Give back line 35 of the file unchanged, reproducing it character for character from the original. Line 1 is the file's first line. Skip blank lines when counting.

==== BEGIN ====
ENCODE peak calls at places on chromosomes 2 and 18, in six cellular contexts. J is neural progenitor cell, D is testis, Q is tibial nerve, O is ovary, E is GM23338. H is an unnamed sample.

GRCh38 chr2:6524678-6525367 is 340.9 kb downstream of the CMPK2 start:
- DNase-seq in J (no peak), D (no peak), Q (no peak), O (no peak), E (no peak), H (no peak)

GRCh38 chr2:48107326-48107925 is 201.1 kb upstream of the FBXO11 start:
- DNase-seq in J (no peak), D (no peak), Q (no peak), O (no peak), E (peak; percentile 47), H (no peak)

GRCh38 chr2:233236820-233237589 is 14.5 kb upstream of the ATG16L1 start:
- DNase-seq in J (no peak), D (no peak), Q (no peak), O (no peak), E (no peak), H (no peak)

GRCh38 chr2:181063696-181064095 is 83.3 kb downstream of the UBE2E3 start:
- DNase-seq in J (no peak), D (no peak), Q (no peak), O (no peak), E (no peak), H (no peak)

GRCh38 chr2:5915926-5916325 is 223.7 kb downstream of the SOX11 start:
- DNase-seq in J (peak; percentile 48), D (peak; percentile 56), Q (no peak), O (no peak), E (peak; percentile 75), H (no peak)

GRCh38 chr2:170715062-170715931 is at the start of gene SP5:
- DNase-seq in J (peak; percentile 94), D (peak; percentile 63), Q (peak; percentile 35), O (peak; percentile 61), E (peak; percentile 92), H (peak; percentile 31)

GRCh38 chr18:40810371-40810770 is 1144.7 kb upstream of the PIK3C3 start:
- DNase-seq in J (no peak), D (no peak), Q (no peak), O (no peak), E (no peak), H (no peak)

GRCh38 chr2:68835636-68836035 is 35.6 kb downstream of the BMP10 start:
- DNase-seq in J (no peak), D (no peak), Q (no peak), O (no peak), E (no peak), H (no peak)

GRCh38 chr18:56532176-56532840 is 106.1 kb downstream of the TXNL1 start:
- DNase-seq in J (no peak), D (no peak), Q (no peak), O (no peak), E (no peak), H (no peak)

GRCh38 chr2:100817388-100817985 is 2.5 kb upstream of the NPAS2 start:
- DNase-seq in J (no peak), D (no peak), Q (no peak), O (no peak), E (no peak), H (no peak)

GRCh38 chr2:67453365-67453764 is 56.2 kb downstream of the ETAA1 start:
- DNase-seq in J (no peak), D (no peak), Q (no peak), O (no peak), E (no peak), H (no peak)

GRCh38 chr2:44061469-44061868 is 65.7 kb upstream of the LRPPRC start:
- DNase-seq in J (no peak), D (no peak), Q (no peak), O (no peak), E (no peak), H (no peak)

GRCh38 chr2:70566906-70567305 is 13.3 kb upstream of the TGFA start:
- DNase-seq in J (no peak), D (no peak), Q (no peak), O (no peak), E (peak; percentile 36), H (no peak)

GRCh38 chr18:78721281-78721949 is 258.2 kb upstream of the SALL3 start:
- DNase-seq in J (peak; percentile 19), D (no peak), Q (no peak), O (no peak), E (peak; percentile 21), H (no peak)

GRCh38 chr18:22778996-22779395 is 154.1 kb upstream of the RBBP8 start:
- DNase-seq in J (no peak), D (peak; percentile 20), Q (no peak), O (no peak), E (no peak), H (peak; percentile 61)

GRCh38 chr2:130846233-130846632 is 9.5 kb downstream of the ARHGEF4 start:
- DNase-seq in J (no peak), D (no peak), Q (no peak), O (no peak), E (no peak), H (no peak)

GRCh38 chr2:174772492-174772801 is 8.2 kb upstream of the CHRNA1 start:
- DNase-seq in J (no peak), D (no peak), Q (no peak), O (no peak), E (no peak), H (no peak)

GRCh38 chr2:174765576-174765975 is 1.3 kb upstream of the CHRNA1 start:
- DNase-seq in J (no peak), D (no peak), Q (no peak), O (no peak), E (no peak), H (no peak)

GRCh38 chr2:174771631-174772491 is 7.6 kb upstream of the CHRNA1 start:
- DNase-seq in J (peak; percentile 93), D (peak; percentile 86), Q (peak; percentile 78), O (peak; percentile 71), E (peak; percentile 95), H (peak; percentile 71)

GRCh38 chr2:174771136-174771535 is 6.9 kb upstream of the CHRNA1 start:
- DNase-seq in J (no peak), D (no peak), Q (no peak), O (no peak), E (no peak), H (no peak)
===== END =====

- DNase-seq in J (no peak), D (no peak), Q (no peak), O (no peak), E (no peak), H (no peak)